"......he's 20?!"

The fact of the matter is, all these statistics really show is that HE SHOULD HAVE BEEN PLAYING MORE IN MILWAUKEE. Many of the best games that Harris produced as a Buck were games where he was actually given the minutes to produce. When you have a rookie/sophomore who is putting up these kinds of statistics, the smart money says you want to play this guy or at least keep developing him. Now I have already dumped on the Bucks in my last post, so I will kind of back them up a little this time and say that they had both good and bad reasons for not playing Harris more often.

First, the Bucks were a team trying to make the playoffs, perhaps even make a little noise as they had when Andrew Bogut was still wearing Green and Red. They couldn't always afford to let Harris work out his growing pains on the court, (though it's still a little baffling that they couldn't put up with Harris' mistakes but could stomach aaaaall those bad fadeaways by Ellis and Jennings). Secondly, they have a very solid veteran SF in Ersan Ilyasova who was putting up just a little bit better Per-36 statistics, so you have to play the veteran. However, what you really lose with the Scott Skiles Zero-Tolerance Policy for Turnovers Program is the ability for a young, promising player to play with any kind of comfort level thus hindering both his development and his production on the court. Again, this is where your advanced statisticians should have been showing you the very statistics in question as proof that this young guy can play.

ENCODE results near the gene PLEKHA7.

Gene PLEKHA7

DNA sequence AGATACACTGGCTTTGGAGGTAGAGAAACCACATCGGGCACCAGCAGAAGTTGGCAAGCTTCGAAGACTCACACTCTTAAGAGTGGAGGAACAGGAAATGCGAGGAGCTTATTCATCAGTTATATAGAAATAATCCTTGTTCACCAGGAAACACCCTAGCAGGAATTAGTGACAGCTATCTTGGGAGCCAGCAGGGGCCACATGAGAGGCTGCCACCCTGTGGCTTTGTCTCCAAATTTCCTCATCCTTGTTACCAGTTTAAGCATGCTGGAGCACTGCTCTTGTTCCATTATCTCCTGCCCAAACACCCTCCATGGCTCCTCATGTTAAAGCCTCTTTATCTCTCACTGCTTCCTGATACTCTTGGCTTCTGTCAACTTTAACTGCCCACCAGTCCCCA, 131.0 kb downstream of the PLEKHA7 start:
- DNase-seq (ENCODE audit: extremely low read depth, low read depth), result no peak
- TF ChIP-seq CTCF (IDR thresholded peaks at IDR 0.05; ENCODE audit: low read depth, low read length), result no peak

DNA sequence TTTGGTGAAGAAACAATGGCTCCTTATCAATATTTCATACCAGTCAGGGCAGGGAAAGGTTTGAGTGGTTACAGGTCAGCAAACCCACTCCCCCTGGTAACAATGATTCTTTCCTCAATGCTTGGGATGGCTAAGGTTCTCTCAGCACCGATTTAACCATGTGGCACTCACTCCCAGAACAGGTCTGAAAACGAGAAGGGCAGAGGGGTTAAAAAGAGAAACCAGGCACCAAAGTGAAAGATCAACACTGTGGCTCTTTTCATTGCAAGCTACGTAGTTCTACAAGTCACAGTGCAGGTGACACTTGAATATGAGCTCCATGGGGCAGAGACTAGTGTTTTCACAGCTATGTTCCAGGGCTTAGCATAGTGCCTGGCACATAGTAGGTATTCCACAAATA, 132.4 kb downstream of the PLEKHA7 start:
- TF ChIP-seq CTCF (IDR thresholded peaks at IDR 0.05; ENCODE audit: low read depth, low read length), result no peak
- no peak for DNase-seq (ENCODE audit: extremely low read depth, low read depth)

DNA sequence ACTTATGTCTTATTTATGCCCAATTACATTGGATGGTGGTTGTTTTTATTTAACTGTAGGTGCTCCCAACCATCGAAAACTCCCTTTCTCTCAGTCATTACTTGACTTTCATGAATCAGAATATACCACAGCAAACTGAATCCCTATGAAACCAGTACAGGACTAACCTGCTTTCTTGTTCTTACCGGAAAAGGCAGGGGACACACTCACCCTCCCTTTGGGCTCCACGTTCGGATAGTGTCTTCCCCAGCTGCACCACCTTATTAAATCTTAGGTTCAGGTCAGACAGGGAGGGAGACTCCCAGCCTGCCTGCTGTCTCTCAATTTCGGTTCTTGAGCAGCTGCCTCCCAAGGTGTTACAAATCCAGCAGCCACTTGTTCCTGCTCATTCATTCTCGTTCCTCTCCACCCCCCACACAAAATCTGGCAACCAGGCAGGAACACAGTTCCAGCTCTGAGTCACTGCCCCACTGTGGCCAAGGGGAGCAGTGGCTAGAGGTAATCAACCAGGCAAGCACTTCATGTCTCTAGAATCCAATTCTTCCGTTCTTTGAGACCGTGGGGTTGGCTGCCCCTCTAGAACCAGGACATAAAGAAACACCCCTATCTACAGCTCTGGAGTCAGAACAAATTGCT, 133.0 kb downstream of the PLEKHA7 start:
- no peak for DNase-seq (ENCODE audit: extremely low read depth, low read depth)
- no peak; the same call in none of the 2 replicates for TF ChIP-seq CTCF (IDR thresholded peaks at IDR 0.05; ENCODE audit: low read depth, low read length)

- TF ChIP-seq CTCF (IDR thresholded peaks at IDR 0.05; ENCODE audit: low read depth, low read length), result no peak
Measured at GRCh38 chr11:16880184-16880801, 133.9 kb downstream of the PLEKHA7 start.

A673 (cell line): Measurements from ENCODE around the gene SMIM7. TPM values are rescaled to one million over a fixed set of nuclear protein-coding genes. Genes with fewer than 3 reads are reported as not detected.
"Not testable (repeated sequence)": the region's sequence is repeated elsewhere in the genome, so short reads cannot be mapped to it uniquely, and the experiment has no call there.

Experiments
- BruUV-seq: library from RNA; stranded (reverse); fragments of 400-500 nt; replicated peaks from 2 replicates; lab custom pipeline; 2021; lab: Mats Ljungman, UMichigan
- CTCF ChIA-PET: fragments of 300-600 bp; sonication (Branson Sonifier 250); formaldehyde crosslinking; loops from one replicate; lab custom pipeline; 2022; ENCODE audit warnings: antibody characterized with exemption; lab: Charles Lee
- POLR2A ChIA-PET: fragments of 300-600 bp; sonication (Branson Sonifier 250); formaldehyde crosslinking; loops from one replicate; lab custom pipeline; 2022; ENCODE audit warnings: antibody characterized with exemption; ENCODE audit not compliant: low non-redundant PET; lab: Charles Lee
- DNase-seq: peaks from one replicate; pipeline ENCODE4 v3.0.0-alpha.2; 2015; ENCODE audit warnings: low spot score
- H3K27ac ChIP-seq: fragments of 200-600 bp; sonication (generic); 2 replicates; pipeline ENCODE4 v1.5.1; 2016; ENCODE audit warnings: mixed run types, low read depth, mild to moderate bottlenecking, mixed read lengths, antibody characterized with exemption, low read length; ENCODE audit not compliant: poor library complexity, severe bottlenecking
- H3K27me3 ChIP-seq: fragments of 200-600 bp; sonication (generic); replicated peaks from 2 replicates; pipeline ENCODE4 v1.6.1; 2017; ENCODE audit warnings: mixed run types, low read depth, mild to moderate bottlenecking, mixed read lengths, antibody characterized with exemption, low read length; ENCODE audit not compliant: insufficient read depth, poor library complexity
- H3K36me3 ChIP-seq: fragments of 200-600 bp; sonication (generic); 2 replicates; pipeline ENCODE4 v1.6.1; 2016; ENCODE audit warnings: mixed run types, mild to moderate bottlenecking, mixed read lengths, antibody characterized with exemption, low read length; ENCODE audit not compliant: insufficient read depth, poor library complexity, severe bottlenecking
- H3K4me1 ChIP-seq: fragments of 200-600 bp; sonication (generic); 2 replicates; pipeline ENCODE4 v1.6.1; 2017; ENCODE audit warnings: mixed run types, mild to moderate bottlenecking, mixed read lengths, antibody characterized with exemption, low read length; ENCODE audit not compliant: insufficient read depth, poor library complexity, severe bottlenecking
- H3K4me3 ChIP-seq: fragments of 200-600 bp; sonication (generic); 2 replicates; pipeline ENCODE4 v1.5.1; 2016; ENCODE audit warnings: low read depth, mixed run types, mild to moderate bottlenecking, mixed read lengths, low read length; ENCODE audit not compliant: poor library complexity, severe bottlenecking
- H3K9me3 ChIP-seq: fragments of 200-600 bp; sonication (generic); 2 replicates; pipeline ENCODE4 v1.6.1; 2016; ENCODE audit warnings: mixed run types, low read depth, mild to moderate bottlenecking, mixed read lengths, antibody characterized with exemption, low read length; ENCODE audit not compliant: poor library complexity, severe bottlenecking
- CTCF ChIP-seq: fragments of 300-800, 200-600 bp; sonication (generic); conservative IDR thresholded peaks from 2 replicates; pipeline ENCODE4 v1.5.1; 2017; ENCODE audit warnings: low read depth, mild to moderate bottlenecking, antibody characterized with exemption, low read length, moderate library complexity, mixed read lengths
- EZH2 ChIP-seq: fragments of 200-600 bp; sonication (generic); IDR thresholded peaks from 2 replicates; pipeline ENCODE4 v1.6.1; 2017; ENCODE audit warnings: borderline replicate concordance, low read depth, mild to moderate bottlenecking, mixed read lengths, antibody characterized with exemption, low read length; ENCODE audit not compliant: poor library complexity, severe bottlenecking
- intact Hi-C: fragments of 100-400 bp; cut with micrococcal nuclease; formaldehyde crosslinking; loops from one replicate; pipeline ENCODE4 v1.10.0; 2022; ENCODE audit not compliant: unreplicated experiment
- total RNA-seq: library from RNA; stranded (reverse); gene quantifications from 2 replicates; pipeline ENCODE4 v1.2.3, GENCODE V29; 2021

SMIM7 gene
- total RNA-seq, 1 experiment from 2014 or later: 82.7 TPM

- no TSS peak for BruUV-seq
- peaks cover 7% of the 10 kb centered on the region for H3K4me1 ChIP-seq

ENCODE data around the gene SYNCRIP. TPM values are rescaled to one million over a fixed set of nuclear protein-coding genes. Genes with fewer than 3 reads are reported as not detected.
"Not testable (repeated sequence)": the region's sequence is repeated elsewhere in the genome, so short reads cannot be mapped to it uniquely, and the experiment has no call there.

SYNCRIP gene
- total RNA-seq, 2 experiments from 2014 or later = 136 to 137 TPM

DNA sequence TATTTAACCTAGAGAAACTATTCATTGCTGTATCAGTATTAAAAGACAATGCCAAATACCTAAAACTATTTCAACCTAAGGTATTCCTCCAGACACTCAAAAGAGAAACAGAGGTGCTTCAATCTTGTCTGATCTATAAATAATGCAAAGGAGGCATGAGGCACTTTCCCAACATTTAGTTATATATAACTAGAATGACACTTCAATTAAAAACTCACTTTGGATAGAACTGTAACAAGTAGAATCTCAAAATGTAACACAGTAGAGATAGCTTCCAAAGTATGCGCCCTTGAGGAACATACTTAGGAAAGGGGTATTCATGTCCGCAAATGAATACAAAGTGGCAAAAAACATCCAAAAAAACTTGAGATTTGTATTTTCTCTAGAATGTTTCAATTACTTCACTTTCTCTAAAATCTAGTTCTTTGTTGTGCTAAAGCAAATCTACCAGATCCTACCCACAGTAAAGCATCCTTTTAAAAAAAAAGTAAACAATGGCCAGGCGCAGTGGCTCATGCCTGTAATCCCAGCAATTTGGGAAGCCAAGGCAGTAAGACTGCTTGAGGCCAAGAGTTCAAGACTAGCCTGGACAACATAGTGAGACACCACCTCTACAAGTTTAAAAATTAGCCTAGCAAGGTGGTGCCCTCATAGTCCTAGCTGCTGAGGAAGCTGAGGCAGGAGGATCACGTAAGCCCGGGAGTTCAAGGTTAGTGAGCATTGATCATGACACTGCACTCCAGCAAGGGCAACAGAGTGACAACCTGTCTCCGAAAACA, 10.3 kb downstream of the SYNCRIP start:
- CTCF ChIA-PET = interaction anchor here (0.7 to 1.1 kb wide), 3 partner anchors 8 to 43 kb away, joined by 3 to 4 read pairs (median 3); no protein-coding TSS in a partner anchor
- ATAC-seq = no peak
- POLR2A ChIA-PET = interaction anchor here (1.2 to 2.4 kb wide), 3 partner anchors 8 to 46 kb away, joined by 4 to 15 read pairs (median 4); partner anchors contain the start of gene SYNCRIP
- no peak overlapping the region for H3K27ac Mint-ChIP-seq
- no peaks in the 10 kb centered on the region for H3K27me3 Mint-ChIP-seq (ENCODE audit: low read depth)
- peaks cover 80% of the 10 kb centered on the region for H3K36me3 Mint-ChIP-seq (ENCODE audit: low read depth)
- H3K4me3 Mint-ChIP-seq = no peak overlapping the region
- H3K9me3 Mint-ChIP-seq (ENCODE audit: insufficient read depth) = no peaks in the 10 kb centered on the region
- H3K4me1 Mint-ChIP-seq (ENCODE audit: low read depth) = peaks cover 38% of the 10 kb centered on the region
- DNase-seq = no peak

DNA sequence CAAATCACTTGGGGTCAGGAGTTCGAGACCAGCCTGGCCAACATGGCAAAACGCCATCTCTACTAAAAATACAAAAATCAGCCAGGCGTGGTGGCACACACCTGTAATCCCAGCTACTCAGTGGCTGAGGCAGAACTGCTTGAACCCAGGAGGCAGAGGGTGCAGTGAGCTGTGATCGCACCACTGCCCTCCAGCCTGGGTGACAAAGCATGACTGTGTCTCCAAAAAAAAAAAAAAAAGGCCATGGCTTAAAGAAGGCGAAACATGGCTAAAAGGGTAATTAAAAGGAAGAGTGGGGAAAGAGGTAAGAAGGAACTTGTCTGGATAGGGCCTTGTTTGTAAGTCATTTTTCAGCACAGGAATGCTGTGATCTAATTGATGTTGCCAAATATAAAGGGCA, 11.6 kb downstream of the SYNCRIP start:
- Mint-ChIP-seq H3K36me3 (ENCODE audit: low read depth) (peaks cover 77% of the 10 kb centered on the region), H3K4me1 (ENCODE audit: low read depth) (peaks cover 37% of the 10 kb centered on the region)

Now, let's answer the question of why some of his statistics actually dipped slightly once he began playing for the Magic. Consider these factors: When going from the Bucks to the Magic, Tobias Harris was asked to play more than 3 times as many minutes, (though he earned them), his role changed from a bench contributor to being a key scorer in the starting lineup, was asked to learn a new system, play a new position, figure out a new coach whilst not having any kind of training camp and only a handful of practices in the last third of the regular season, and oh yeah, did I mention he's 20?!?!